Lisbon Botanical Garden, Portugal

Lisbon Botanical Garden was founded in 1873, a part of the Lisbon Polytechnic School, intended for scientific research and teaching from the beginning. The place which was chosen for the garden, hill Olivete, already had a long tradition in botanical studies, as the school had previously been the Jesuit College of Cotovia (1609-1759) and the Royal College of Nobles (1761-1837). However, only in 1873, by the initiative of Count of Ficalho, did the current garden start being planted.
When it was inaugurated the garden was considered one of the best in Europe and even for today's standards it displays an impressive collection of sub-tropical vegetation. Located on a hill, it's ideal to accommodate a large diversity of plants, with the cactus and succulent plants, which resist better to the heat and sun, on the top and the plants that need more moisture on the bottom. In Summer there can be a difference of 2ºC between top and bottom. The garden includes between 1300 and 1500 species of plants but the ex-libris are the cycadophytes, plants with a long fossil history which are becoming rare and that, in some cases, would become extinct if it were not for botanical gardens. The garden also includes Chrysophyllum Imperiale, a plant from Rio de Janeiro in Brazil, gifted to the garden by king D. Pedro IV (emperor D. Pedro I of Brazil) and in risk of extinction in their natural habitat.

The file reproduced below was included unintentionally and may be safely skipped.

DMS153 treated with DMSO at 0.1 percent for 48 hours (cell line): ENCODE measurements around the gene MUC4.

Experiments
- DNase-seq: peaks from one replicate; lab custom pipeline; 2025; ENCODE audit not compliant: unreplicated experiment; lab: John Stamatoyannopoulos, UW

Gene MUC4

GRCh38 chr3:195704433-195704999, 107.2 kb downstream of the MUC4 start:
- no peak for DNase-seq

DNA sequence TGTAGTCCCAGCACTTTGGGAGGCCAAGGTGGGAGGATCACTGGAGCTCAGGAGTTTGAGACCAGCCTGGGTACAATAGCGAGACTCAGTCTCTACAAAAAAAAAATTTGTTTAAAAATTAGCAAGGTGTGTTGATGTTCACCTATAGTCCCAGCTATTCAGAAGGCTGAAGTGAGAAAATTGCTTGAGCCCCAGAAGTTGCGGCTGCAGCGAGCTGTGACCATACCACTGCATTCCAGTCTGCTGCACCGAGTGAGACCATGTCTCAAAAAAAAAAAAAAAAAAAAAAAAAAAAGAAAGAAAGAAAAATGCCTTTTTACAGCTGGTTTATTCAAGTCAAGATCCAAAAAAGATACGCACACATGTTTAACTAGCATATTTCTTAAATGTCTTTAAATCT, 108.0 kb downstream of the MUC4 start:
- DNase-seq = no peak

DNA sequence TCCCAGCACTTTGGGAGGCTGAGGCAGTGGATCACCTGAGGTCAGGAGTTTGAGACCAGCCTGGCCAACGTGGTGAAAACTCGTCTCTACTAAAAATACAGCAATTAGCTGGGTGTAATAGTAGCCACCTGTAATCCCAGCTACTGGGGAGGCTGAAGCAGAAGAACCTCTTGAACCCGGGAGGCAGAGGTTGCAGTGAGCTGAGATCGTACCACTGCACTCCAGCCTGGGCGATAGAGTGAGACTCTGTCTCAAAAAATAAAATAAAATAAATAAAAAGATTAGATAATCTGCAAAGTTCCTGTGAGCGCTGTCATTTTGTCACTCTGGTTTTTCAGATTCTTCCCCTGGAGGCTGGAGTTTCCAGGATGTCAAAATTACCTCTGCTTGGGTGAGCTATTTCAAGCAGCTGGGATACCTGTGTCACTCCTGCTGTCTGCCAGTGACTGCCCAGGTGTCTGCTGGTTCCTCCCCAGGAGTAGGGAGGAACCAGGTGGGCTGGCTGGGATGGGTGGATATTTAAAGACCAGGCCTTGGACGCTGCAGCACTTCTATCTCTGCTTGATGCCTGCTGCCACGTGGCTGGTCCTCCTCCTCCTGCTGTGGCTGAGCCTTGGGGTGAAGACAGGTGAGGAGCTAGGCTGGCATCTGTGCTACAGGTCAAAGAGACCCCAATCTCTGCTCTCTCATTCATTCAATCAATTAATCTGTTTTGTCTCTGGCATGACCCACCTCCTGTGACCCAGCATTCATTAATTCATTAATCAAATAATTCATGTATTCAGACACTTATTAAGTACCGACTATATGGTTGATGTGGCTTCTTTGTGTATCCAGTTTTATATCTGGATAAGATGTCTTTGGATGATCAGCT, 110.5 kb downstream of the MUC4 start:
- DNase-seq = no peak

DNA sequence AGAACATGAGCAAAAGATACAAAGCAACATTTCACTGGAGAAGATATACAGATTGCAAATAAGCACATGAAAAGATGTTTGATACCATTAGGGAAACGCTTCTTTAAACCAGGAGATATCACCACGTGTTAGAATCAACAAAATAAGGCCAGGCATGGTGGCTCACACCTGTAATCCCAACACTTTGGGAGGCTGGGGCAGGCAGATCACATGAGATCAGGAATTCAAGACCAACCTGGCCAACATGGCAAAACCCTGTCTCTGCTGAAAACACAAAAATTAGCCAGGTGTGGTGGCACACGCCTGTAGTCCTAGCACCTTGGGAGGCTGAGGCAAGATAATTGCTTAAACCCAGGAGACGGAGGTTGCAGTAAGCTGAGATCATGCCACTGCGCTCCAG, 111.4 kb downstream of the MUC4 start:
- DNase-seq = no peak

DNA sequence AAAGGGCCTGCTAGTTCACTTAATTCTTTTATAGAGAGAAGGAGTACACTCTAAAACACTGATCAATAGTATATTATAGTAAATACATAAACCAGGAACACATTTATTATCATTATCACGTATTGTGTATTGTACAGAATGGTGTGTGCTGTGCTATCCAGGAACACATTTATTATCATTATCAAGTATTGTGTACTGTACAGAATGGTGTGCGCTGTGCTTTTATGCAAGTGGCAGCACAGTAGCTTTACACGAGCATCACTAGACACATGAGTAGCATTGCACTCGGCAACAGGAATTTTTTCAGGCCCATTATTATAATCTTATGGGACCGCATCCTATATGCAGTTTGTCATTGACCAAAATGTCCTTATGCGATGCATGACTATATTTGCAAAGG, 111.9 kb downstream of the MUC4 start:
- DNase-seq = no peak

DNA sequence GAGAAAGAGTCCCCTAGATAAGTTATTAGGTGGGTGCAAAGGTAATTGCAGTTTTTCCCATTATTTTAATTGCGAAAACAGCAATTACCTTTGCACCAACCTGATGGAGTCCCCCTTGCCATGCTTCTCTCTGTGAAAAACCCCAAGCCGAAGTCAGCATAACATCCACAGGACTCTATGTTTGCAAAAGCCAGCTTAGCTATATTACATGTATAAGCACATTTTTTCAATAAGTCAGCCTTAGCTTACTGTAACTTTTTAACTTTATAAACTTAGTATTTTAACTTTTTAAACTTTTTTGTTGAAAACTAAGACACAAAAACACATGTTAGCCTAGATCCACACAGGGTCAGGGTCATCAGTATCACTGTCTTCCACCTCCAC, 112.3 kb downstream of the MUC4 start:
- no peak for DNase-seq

Other points of interest are the Carnivore Plants Greenhouse and the Butterflies Greenhouse, the only one opened to the public in Europe but only in Spring, when the eggs hatch.
The Garden has recently been renovated, but this renovation was mainly aimed at infra-structures, so the Garden still looks a bit run-down. Nevertheless, it's a visit not to be missed by those interested in botany.

Opening hours: Tue. to Fri. – 10h00 to 17h00; Weekend – 11h00 to 18h00; Closed on Mondays and Holidays.
Entrance fee: €2
How to go: Metro- Rato (yellow line); Bus- 758 e 773.
























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